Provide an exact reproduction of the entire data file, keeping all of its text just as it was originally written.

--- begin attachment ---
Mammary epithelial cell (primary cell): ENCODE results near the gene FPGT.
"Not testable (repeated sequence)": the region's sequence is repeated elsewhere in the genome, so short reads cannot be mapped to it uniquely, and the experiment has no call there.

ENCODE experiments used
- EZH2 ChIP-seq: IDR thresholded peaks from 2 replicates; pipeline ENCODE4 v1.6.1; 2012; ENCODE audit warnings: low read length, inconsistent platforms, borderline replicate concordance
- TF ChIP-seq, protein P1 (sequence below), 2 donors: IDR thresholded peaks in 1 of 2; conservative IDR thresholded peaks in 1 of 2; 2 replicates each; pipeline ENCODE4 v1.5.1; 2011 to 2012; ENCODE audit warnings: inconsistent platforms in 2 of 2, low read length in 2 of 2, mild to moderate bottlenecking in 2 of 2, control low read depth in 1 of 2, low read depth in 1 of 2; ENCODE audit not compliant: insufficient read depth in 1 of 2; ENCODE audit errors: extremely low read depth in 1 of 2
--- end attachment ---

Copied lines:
Mammary epithelial cell (primary cell): ENCODE results near the gene FPGT.
"Not testable (repeated sequence)": the region's sequence is repeated elsewhere in the genome, so short reads cannot be mapped to it uniquely, and the experiment has no call there.

ENCODE experiments used
- EZH2 ChIP-seq: IDR thresholded peaks from 2 replicates; pipeline ENCODE4 v1.6.1; 2012; ENCODE audit warnings: low read length, inconsistent platforms, borderline replicate concordance
- TF ChIP-seq, protein P1 (sequence below), 2 donors: IDR thresholded peaks in 1 of 2; conservative IDR thresholded peaks in 1 of 2; 2 replicates each; pipeline ENCODE4 v1.5.1; 2011 to 2012; ENCODE audit warnings: inconsistent platforms in 2 of 2, low read length in 2 of 2, mild to moderate bottlenecking in 2 of 2, control low read depth in 1 of 2, low read depth in 1 of 2; ENCODE audit not compliant: insufficient read depth in 1 of 2; ENCODE audit errors: extremely low read depth in 1 of 2